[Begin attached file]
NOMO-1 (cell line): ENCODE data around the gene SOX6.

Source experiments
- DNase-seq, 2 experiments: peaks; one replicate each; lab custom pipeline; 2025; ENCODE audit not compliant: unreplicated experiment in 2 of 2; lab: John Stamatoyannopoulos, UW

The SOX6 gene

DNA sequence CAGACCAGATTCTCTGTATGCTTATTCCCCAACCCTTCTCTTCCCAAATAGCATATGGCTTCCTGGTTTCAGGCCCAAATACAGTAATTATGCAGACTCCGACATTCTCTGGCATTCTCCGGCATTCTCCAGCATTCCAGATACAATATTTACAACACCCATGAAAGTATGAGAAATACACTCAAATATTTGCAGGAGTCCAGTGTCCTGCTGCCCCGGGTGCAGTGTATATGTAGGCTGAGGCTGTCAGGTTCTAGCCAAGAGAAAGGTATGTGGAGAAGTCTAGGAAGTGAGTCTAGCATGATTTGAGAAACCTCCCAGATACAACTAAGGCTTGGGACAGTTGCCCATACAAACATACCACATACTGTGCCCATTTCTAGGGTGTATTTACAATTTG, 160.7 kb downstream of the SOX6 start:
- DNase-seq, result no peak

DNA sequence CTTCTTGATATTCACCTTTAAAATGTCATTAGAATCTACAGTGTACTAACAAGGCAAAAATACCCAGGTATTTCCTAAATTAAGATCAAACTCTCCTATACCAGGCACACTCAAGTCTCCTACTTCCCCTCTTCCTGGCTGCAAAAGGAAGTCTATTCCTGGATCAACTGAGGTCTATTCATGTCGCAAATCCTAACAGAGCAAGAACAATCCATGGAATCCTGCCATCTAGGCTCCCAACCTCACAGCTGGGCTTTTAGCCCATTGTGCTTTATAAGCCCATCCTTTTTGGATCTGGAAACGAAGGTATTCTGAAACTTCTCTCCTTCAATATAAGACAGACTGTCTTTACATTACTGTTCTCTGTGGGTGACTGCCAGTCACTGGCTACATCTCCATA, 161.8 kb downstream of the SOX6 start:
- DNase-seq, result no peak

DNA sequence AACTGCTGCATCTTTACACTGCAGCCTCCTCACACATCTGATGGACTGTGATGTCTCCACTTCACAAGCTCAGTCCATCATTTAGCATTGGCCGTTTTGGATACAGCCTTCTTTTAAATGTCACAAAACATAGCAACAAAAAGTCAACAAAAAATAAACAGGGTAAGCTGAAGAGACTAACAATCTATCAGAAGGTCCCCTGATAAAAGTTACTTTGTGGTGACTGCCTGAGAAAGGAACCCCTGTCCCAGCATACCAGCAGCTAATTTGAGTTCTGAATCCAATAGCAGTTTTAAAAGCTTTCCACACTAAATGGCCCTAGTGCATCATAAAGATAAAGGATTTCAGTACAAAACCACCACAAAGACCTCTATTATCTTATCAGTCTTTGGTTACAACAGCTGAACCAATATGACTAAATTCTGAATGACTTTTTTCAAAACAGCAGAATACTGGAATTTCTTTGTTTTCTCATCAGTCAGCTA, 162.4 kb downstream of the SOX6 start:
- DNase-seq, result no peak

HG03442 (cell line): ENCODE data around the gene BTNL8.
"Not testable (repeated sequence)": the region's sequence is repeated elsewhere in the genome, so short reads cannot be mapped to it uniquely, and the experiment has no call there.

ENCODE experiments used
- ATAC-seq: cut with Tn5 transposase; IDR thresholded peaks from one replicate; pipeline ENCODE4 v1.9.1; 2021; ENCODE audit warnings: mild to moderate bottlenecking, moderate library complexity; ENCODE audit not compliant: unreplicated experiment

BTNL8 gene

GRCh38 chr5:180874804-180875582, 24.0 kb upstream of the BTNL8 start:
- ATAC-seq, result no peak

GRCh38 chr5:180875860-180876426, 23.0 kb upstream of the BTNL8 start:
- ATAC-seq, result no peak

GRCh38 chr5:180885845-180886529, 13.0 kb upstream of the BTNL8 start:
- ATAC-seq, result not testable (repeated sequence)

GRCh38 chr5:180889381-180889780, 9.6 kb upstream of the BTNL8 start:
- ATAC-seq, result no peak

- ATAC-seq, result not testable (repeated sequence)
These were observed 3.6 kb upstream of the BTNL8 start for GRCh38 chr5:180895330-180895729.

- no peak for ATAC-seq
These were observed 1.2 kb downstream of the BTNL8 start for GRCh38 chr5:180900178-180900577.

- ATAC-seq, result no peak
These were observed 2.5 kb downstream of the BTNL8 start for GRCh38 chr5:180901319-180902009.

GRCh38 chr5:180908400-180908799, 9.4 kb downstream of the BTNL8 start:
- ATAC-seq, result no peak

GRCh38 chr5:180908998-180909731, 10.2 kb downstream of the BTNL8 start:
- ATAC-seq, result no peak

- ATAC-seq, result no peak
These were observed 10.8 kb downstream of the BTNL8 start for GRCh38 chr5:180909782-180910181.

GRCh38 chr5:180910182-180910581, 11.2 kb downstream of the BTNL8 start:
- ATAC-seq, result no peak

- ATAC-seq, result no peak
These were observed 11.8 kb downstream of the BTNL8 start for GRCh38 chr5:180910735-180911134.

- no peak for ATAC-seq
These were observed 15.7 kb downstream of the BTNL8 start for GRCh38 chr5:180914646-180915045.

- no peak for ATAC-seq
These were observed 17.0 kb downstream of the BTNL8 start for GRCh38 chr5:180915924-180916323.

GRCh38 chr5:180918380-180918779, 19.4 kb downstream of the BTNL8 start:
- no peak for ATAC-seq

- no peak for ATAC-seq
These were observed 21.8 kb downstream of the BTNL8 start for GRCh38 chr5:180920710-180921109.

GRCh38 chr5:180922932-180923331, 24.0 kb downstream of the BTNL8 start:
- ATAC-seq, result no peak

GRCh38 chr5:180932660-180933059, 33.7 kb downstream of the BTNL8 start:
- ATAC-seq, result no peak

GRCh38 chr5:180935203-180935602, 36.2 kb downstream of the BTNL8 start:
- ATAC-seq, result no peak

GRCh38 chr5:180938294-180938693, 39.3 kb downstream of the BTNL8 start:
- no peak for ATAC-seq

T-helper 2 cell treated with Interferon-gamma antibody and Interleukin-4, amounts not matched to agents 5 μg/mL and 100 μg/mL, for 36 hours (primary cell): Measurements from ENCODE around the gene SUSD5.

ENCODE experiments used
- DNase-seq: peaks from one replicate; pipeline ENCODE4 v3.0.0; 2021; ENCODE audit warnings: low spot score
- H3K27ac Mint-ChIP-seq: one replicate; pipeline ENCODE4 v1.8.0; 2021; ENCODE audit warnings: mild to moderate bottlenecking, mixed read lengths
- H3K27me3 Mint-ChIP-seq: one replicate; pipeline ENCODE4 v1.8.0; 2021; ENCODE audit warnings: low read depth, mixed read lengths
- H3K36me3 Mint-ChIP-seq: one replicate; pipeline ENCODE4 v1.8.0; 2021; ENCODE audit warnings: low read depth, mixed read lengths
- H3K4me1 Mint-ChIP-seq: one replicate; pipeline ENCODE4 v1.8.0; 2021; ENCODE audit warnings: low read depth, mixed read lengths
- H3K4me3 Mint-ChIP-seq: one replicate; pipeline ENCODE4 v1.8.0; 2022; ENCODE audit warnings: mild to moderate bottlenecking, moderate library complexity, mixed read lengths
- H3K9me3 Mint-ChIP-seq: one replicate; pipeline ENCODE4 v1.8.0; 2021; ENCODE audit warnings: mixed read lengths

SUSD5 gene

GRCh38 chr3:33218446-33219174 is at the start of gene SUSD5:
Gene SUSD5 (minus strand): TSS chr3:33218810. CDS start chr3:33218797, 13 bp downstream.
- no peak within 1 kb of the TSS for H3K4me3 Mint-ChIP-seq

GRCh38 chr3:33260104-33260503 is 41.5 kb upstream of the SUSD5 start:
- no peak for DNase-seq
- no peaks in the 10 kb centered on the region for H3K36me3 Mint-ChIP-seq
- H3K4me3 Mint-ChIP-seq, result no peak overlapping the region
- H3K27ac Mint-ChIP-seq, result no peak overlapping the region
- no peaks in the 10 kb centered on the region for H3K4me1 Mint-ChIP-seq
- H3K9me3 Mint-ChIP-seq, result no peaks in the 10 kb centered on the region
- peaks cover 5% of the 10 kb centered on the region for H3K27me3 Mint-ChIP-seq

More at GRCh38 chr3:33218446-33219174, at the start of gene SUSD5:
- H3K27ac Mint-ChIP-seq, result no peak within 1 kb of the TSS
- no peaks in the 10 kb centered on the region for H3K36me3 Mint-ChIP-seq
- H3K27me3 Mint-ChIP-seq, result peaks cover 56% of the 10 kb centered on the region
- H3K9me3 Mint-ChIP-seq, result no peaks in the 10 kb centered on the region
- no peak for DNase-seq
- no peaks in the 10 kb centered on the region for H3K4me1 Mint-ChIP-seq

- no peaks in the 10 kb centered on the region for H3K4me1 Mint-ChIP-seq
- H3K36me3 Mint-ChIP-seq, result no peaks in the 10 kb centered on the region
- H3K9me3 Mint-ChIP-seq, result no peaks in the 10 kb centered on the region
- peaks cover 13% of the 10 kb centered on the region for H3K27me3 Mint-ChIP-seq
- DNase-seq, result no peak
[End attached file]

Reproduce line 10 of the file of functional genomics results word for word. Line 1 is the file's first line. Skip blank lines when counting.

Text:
- DNase-seq, result no peak